Mechanical interventricular dependency supports hemodynamics in tako-tsubo cardiomyopathy

Juan Lei, Zhongxia Sun, Lingchun Lyu, Randall G. Green, Ernest Scalzetti, David Feiglin, Jingfeng Wang, Kan Liu


Background: Although morphological abnormalities of the heart appear to be remarkable, most patients with tako-tsubo cardiomyopathy (TTC) remain clinically stable. We investigate real time changes in the left ventricular (LV) and right ventricular (RV) mechanics and function to explore the mechanism to preserve hemodynamics.
Methods: With deformation and Doppler echocardiography, we evaluated myocardial mechanics and ventricular function/hemodynamics simultaneously in 103 consecutive TTC patients admitted from 01/01/2008 through 12/31/2015. The coronary angiography and left ventriculography were performed to rule out culprit coronary artery stenosis (CAS). We included 66 patients in a control group with matched age, sex, and risk factors for coronary artery disease (CAD), and 41 patients in a group of myocardial infarction induced cardiogenic shock, who required circulatory supporting devices to maintain hemodynamic stability.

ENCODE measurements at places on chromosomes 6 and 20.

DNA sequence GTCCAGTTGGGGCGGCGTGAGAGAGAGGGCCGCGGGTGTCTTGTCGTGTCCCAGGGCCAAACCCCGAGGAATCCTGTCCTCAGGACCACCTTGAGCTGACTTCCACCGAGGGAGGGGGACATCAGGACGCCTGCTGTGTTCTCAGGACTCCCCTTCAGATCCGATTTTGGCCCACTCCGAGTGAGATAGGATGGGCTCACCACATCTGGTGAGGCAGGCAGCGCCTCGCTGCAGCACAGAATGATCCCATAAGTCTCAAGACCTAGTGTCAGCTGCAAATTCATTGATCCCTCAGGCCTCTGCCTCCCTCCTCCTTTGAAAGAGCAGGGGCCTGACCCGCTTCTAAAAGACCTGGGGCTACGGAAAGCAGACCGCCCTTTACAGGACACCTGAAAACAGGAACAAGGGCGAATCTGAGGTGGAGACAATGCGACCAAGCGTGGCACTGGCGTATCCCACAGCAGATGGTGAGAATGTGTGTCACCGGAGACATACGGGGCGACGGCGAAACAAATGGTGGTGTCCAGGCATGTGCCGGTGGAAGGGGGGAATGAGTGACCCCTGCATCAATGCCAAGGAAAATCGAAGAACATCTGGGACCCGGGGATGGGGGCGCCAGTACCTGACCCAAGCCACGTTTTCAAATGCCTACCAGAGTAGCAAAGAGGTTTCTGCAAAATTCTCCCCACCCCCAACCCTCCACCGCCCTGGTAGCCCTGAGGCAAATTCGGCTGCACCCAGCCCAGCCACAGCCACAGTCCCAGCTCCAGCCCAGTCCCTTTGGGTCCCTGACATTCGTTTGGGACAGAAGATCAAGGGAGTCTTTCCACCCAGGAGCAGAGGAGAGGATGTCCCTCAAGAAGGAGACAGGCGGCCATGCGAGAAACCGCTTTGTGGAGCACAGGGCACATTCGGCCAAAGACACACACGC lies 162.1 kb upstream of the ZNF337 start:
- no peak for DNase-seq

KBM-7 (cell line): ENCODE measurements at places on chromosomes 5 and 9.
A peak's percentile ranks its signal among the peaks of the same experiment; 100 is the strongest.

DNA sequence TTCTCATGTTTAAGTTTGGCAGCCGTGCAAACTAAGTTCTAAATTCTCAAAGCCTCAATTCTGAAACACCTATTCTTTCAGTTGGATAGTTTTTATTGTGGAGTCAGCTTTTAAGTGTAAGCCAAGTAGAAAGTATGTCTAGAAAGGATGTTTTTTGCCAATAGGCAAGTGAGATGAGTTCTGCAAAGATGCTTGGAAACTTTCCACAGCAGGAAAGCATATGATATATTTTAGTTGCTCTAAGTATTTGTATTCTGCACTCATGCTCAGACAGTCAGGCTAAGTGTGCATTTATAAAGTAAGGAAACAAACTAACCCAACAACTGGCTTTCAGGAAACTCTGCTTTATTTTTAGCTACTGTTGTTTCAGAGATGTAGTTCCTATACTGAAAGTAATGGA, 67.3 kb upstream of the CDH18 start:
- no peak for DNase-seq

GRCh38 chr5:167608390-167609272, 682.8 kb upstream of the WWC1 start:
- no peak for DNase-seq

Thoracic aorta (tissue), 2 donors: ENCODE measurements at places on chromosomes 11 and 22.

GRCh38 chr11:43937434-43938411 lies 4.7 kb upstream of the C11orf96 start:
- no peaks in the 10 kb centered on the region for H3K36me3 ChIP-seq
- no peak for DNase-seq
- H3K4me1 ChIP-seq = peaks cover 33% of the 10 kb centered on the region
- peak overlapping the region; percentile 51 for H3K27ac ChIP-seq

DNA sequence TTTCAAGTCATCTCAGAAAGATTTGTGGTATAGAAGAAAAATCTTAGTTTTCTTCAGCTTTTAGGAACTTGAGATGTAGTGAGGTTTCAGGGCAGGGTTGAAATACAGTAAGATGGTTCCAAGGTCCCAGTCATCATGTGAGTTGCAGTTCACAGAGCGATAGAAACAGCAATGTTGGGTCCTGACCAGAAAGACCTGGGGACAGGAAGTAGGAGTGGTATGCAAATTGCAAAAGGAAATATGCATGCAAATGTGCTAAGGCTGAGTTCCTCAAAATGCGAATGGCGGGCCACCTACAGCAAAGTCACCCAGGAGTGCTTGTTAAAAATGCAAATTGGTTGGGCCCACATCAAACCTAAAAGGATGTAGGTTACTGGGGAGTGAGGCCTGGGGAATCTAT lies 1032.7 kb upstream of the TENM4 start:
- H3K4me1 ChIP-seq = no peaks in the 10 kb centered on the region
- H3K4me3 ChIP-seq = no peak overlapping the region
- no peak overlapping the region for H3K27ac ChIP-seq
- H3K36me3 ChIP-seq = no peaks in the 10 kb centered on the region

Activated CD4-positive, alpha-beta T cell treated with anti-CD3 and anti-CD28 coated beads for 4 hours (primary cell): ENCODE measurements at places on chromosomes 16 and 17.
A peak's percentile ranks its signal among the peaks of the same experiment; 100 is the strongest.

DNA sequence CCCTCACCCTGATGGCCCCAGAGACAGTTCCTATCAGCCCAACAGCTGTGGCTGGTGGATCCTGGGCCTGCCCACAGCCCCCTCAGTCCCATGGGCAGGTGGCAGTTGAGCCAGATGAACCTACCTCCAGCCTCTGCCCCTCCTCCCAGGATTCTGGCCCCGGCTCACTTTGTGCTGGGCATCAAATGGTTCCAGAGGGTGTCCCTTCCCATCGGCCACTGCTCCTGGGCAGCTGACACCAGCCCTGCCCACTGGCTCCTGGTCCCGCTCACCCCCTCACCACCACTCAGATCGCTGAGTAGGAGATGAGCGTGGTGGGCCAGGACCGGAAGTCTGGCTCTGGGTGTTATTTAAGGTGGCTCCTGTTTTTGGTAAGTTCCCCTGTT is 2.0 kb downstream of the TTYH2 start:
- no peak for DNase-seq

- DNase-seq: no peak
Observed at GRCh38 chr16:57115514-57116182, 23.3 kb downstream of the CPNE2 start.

Results: Although systolic myocardial strain in most of the LV segments was significantly impaired, 4 basal LV segments remained functionally active during acute stage of TTC. The impairment in the myocardial strain of the RV apex could extend to the middle segments, but basal RV systolic strain was also preserved. Despites comparable apical to basal strain gradients, LV and RV displayed discrepant functional/hemodynamic status. In contrast to LV, RV functional/hemodynamic parameters appeared to be hyper-dynamic. This unique RV strain pattern remained unchanged in patients with atypical (mid-LV cavity) TTC. In 41 patients with myocardial infarction induced cardiogenic shock, RV exhibited comparable mechanic and functional features with those in TTC patients.
Conclusions: The identified LV and RV mechanic changes appear to support interventricular hemodynamic dependence during TTC, which may represent a universal rescue mechanism in a jeopardized or injured heart.